"Our studies showed that nPE2 is highly conserved in mammals but absent in other vertebrates, so we became interested in studying its evolutionary origins," said Rubinstein. "We then found nPE2 to be highly similar to sequences present in the genomes of the marsupials opossum and wallaby. So we thought we had found the tip of the iceberg of an evolutionary process that started around 200 million years ago, and we got really fascinated by the idea of pulling up the entire iceberg from the depths." In fact, Rubinstein and his colleagues realized that all similar sequences originated from a superfamily of mobile elements called CORE-short interspersed elements (CORE-SINES). CORE-SINES are retroposons, meaning the genetic sequence has been copied before being inserted into new sites in the genome.
To reveal more of nPE2's evolutionary history, the researchers compared nPE2 sequences from 16 mammalian species, including human, dog, mouse, and rabbit. They found the nPE2 enhancer sequence to be highly conserved. By creating altered versions of the nPE2 sequence and testing their ability to enhance gene expression in transgenic mice, they showed that the regions that were critical to nPE2's function were most rigorously conserved over evolution. The findings, Rubinstein said, indicated that nPE2's function "contributed to the fitness of all mammals, probably by better tuning the central regulation of energy balance."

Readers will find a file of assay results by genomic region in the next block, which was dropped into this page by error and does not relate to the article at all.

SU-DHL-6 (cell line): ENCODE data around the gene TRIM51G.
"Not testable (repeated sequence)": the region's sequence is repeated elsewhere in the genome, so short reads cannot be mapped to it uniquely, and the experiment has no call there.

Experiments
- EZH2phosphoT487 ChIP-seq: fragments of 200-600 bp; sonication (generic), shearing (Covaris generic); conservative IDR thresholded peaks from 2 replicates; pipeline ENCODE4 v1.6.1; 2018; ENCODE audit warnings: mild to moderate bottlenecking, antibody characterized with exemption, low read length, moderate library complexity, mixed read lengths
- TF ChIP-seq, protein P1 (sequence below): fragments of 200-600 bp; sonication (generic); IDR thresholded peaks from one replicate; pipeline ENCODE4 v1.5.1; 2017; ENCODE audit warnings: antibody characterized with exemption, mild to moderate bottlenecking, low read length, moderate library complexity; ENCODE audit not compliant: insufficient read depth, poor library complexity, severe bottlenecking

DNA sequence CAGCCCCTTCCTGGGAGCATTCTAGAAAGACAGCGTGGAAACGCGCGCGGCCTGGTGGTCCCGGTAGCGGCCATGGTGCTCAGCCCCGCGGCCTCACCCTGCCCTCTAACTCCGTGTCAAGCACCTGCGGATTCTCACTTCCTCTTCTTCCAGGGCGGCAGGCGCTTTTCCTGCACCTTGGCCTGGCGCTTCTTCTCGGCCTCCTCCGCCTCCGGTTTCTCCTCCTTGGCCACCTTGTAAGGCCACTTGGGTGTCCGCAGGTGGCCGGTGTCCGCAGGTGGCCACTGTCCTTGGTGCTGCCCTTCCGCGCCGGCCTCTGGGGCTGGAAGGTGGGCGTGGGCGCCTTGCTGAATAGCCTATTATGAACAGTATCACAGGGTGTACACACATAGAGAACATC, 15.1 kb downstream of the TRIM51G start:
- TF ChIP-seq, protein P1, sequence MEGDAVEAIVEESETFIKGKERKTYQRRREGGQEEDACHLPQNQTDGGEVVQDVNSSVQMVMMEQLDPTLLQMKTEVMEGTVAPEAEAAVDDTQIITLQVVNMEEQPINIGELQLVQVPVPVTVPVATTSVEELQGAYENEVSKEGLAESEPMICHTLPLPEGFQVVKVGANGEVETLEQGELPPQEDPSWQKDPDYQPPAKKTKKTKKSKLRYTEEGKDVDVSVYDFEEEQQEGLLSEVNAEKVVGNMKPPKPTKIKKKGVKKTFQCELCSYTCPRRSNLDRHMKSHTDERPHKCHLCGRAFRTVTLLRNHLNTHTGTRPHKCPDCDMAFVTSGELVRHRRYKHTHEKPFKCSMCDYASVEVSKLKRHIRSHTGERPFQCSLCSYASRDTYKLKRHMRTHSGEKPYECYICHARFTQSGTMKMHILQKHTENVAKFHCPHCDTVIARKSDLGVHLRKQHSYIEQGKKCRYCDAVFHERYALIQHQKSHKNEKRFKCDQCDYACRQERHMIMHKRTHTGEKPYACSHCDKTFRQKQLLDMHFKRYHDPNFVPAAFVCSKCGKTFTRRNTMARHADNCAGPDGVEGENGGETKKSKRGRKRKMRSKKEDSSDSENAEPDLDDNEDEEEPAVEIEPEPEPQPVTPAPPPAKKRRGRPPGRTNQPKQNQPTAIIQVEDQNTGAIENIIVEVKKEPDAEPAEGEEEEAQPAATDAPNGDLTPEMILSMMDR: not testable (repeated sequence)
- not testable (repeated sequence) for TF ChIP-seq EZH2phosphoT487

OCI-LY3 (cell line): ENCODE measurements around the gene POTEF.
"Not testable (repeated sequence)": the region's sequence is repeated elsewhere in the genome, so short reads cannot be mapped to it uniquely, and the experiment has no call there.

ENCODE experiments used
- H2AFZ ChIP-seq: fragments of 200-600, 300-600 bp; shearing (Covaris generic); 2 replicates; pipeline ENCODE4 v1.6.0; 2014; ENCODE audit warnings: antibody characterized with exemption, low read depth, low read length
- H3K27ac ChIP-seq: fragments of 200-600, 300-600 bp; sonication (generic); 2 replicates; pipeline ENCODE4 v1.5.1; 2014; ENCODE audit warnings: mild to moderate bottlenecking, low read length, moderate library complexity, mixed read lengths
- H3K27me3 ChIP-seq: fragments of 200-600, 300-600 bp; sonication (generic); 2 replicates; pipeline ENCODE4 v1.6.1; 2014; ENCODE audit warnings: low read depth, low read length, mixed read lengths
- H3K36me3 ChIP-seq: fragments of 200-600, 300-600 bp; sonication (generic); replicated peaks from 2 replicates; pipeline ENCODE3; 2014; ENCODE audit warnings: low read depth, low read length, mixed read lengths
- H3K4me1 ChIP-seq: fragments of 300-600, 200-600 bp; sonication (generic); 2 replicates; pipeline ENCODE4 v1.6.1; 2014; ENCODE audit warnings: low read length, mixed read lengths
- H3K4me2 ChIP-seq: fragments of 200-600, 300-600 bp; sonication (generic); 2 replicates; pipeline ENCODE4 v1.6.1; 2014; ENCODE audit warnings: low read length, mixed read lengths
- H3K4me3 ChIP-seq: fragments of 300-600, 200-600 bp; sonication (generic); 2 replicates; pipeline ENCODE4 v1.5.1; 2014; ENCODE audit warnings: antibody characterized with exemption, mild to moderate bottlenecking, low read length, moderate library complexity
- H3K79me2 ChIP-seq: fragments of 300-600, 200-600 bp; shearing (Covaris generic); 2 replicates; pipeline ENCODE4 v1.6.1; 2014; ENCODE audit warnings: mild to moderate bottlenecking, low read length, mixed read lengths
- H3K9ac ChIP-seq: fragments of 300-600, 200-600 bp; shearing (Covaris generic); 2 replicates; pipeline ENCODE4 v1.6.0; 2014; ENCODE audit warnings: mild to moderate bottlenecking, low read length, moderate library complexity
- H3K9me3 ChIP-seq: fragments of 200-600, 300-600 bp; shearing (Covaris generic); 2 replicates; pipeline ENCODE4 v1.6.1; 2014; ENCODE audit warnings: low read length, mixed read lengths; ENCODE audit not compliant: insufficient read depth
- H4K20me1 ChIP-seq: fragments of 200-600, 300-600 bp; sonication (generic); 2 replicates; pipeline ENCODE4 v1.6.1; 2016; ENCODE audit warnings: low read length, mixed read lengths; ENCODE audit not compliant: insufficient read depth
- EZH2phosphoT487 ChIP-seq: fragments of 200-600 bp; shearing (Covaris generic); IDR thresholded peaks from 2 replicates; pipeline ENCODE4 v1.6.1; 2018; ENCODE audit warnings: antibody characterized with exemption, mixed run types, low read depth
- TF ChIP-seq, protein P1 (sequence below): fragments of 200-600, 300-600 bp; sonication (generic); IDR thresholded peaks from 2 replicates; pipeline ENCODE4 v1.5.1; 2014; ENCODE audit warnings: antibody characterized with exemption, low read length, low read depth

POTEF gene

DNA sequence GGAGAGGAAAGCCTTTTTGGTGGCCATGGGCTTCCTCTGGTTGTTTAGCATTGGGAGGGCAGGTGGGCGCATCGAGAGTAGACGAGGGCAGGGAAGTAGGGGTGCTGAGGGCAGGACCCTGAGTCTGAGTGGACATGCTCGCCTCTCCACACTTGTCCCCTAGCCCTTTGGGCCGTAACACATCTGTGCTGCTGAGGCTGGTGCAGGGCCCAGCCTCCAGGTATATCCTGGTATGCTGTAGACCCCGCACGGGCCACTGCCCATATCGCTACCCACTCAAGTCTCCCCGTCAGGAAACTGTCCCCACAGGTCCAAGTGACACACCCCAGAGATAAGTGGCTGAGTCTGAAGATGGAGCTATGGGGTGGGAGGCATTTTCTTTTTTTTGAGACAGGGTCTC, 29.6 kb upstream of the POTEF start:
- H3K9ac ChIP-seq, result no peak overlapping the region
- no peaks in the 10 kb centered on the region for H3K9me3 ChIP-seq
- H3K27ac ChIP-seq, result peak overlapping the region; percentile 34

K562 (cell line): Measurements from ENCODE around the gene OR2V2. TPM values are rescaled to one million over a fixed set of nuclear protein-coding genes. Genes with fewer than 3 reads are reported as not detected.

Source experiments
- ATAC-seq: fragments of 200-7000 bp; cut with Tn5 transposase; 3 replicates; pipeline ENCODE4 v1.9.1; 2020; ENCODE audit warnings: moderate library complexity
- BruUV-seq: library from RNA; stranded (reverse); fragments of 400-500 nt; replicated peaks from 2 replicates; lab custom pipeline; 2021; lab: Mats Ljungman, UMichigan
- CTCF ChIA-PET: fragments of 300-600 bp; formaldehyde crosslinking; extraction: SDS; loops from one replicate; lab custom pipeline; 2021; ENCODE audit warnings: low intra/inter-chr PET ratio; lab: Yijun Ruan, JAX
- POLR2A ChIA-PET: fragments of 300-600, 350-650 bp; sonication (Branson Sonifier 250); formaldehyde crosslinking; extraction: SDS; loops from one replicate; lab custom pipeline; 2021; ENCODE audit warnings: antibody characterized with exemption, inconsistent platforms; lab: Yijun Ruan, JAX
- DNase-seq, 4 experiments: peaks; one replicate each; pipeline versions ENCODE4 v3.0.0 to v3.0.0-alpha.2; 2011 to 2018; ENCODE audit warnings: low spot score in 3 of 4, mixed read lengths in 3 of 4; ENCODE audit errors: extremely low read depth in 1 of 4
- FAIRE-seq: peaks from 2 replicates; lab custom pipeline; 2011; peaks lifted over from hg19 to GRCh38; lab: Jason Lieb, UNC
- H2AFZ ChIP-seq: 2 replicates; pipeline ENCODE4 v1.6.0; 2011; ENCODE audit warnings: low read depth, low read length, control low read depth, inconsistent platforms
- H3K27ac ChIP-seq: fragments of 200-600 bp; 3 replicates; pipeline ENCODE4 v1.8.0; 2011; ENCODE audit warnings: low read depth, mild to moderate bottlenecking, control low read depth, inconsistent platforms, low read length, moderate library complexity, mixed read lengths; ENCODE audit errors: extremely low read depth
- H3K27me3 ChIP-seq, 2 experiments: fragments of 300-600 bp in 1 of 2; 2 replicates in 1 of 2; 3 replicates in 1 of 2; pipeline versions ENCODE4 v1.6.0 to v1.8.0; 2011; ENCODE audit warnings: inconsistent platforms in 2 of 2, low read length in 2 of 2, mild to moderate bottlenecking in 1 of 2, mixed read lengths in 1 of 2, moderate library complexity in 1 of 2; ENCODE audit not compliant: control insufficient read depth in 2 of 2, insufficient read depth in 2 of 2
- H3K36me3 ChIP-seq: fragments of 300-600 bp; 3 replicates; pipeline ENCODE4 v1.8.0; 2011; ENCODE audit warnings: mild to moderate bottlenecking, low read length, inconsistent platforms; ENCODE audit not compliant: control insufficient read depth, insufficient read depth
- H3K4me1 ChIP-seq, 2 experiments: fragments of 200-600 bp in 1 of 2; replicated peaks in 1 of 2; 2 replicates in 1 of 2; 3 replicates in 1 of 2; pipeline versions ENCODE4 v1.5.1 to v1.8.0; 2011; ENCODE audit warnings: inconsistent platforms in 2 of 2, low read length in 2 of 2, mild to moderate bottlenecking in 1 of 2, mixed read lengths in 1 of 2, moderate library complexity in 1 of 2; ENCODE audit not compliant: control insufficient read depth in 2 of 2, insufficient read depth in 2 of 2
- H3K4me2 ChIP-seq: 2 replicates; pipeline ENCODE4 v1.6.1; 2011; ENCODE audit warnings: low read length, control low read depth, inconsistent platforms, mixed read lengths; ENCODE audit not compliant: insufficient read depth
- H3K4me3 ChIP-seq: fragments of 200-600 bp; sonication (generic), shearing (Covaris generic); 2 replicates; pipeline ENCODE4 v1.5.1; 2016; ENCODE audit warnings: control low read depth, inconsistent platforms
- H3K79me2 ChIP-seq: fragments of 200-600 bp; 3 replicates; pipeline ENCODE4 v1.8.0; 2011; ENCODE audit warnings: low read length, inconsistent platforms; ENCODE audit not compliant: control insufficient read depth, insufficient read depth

"This paper shows, for the first time, that a retroposon of this superfamily got inserted near the POMC gene sometime before 170 million years ago; and after suffering a limited number of random mutations, it acquired a novel and useful function and became fixed in the genome of an ancestor to all mammals," said Rubinstein.
The findings provide clear evidence that genes use a collection of functional sequences incorporated at different times during a very long-lasting evolutionary process, said Rubinstein. "Novel sequences that improved fitness got fixed into the genomes and continued to travel to the future together with more ancient functional sequences," he said.
The researchers found a large number of other CORE-SINE superfamily members that had changed very little over evolutionary time, suggesting that nPE2's evolution from junk to regulatory DNA was not a unique event. In fact, Rubinstein suspects that thousands of currently functional elements are derived from ancient retroposon insertions - but their evolutionary history still needs to be untangled. "We are starting to understand how insertional elements, instead of being useless or harmful for the genomes, may be beneficial."